A Simple Walk in the Woods

By Tara Howse

It’s time to step away from the treadmill and get outside!

You know exercise is beneficial for you: I don’t need to list all the benefits to you! Get up and move around more, right? I get it though, you’re busy. You’re entire household is coming down with a cold (and, woe to the households that are experiencing the man-flu!). Sniffles abound amongst office mates, maybe forcing you to take on a few extra hours at work.

Shall I mention the holiday season is upon us?

Stress is high, the weather is turning, and you’re doing everything you can to still try and get to the gym (how confident are you that person wiped that machine down?).

Maybe it’s time to give the gym a break and embrace the outdoors, even as we move into these cooler temperatures and wetter climates. Study by then University of Michigan doctoral-student, Marc Berman, found that a 50-minute nature walk improved cognitive ability by about 20%.

And the surprising twist in this study? Participants did not have to actually like the walk to get the benefits!

Scores still jumped as much when they were walking through a Michigan winter as they did in the summer, with the largest benefits seen when one is feeling most drained. Having a rough morning with a big presentation in the afternoon? Forget hitting the treadmill: throw on your raincoat and get outside for a lunch hour walk, instead.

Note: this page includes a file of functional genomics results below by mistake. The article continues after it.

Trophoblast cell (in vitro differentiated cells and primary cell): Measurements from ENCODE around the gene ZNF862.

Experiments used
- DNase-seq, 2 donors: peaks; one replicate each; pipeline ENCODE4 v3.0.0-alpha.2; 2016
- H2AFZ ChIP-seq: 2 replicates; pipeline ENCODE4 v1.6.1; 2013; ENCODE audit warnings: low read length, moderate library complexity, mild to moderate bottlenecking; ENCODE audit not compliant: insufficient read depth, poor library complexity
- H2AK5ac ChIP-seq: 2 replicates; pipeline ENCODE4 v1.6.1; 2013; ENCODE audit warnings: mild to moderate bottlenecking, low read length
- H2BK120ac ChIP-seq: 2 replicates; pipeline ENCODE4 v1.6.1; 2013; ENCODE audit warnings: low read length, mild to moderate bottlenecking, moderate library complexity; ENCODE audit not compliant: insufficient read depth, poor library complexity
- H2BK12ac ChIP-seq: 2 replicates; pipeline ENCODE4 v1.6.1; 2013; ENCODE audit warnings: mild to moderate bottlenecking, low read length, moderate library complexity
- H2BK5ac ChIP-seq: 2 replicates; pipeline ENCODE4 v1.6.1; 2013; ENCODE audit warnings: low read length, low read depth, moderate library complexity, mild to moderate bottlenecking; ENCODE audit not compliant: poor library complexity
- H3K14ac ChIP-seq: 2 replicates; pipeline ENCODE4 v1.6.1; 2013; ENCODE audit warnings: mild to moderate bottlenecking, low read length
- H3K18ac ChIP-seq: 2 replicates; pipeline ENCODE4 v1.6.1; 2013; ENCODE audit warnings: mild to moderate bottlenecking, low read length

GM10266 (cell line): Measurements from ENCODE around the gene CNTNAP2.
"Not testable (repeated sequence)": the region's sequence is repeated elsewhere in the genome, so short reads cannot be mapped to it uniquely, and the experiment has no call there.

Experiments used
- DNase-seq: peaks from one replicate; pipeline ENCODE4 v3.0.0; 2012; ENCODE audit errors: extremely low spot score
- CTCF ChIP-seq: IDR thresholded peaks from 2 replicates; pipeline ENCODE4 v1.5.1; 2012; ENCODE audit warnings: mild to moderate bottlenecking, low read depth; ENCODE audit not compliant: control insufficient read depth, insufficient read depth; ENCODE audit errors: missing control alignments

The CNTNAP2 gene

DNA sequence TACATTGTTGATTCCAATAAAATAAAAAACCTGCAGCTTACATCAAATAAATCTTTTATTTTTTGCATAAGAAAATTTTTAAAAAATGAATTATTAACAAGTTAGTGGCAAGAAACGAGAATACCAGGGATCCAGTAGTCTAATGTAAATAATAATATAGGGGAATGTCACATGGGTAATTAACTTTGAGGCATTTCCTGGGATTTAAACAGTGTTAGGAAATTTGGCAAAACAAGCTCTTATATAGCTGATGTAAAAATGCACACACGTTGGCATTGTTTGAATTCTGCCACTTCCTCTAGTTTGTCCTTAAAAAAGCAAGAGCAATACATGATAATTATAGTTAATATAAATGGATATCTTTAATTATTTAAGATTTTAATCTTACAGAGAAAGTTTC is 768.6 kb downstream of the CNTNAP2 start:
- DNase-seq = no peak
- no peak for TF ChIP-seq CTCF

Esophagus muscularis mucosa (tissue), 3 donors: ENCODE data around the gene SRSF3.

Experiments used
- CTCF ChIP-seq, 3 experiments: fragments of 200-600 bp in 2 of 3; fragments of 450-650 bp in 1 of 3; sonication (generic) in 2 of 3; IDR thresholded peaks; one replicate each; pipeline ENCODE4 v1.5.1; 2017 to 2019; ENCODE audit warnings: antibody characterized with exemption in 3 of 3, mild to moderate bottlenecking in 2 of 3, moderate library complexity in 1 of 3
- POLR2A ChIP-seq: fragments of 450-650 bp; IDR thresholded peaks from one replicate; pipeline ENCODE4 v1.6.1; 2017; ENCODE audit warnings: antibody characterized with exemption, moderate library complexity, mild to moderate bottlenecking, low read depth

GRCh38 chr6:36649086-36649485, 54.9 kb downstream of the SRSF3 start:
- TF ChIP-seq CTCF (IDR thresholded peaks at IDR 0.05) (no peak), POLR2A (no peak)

Dr. Berman released another study last summer, once again, extolling all the benefits of nature and trees. In short, those who are living in an area with 10 or more trees in a city block have fewer cardio-metabolic conditions, the same health benefits as one would experience in a $10,000 personal income increase.

10 trees = $10,000.

forest shot looking up

The Japanese have known about the health benefits of nature for years and it became a part of their health program in 1982. Another study, in Japan, found a correlation between exposure to the forest and cancer prevention, yet another found the positive health benefits of spending a weekend in the wood netted that benefit for a month.

The reason? You know that “fresh air” feeling you get when in a forest? It’s due to essential oils (called phytoncide) that actually improve your immune system.

Are you feeling a bit amped coming home to a complete disaster of a house with your in-laws on their way over for a visit? Forget the dishes for now and put on your boots.

Go for a walk or a hike: a simple 30-minute visit to the forest can “…lower concentrations of cortisol, lower pulse rate, lower blood pressure, greater parasympathetic nerve activity, and lower sympathetic nerve activity.”

What is the takeaway to all of this? It’s pretty simple: get outside more!

You don’t even need it to be “hardcore” to reap massive physical, emotional, and mental health benefits. Cross “go to gym” off your list, put on a pair of comfortable shoes, and go find some trees.

Tara HowseTara Howse is a lover of all outdoor activities and does whatever she can to get outside. A home-based consultant living in British Columbia, she manipulates her schedule to maximize the time spent out in sunny days and fresh pow. She’s cycled Canada (2010), hiked the CANOL Heritage Trail (2014), and would have completed the PCT (2015) if giardia hadn’t forced her off. Sign up with Active Women at www.activewomen.ca, a blog dedicated to supporting, promoting, and inspiring women to be active outdoors, share your IG photos with #activewomencanada, and check out the Facebook page.